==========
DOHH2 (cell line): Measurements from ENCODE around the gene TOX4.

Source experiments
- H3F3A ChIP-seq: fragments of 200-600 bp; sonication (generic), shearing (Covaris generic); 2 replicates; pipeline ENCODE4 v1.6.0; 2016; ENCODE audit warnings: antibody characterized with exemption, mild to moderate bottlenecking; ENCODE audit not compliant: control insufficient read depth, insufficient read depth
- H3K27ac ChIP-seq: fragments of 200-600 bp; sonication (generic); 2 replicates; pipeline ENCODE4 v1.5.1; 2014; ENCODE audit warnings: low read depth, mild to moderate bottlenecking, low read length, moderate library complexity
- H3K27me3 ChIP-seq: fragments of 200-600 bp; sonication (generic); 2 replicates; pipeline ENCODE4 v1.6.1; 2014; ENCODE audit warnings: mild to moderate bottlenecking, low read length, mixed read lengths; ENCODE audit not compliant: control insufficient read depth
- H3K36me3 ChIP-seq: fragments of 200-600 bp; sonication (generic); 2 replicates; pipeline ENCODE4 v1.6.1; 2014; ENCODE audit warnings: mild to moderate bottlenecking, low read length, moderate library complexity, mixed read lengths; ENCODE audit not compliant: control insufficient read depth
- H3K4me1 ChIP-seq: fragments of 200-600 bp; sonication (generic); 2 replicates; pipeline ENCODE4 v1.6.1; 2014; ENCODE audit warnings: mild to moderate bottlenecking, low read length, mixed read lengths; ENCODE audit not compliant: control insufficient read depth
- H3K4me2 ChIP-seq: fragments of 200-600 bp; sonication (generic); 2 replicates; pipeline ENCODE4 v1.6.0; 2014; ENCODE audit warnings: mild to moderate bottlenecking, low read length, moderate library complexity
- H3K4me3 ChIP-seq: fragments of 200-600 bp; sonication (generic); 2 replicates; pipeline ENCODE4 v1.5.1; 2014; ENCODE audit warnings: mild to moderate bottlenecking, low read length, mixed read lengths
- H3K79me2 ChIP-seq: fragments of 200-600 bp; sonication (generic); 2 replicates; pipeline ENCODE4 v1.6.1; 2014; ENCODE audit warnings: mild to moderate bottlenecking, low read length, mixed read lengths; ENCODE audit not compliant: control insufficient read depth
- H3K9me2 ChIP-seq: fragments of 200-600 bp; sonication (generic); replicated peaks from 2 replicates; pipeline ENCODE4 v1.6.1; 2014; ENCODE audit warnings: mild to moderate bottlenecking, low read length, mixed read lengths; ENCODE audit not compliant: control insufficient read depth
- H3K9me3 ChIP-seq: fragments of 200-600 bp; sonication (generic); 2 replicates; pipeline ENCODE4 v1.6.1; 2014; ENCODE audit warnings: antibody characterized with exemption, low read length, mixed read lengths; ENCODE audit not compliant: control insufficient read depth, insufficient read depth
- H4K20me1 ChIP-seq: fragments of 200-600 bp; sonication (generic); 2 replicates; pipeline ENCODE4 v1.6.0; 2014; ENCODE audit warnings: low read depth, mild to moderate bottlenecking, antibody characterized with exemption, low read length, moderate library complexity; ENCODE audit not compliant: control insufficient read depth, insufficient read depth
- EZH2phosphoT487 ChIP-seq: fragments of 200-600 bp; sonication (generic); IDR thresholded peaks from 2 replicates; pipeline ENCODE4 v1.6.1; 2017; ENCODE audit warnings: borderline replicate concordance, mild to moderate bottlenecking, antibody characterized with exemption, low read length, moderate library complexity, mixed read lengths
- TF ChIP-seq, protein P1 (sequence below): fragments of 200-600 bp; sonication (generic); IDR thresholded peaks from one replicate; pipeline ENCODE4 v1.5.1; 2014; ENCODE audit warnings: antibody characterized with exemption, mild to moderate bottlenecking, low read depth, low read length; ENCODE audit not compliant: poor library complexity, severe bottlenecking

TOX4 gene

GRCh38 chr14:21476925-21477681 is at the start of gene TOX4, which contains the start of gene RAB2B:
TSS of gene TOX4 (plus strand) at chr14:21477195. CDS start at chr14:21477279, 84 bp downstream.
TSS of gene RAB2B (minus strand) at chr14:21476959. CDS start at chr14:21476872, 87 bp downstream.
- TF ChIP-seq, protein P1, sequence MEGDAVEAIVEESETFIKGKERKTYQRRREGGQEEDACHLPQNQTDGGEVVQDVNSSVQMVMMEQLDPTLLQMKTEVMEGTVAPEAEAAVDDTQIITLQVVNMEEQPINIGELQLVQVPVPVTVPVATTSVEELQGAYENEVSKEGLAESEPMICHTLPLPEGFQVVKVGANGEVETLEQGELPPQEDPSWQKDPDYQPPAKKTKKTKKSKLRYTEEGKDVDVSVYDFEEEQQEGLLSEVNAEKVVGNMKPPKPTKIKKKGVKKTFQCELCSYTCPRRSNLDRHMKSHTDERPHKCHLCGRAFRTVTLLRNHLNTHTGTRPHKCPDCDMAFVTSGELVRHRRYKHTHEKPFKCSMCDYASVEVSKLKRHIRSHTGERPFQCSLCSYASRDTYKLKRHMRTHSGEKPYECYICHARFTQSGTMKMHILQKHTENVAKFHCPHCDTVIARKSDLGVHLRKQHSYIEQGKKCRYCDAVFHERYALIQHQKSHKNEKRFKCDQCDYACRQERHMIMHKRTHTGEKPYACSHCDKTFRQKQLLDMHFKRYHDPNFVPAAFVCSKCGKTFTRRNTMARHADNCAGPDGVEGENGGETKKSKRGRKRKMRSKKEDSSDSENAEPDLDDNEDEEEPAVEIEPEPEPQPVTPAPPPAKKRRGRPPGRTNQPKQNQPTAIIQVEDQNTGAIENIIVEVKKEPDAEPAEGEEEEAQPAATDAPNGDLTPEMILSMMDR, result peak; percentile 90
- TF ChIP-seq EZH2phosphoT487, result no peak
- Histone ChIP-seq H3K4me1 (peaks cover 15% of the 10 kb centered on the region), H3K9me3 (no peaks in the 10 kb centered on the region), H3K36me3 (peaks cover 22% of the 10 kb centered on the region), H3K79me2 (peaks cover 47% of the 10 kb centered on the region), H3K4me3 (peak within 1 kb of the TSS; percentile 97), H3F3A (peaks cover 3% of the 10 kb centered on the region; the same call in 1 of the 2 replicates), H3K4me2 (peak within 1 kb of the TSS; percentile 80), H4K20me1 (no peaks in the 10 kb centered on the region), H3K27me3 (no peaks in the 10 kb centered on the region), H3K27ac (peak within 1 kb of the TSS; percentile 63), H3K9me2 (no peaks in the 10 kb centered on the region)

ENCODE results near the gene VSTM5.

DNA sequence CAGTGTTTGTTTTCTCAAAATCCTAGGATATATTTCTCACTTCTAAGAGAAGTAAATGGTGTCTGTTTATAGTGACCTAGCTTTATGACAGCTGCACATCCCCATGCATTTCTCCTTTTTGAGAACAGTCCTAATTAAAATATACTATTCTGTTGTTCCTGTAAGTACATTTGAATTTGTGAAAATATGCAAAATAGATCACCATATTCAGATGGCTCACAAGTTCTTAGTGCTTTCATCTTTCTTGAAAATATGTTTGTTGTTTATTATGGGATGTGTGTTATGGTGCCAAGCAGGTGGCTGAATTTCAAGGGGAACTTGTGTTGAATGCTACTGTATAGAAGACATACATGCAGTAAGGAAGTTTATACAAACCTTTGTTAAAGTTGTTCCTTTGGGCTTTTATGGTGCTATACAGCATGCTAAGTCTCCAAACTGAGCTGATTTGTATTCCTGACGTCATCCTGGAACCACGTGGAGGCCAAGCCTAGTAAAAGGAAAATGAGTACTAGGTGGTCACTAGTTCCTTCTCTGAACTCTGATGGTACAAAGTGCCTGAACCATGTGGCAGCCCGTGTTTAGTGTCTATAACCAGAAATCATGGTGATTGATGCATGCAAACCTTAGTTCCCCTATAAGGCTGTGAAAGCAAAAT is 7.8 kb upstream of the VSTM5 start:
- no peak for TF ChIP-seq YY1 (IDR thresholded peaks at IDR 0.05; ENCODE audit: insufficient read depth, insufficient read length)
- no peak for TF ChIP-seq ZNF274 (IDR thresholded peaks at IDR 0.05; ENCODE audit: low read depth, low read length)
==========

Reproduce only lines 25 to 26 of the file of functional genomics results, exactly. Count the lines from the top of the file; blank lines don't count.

- no peak for TF ChIP-seq YY1 (IDR thresholded peaks at IDR 0.05; ENCODE audit: insufficient read depth, insufficient read length)
- no peak for TF ChIP-seq ZNF274 (IDR thresholded peaks at IDR 0.05; ENCODE audit: low read depth, low read length)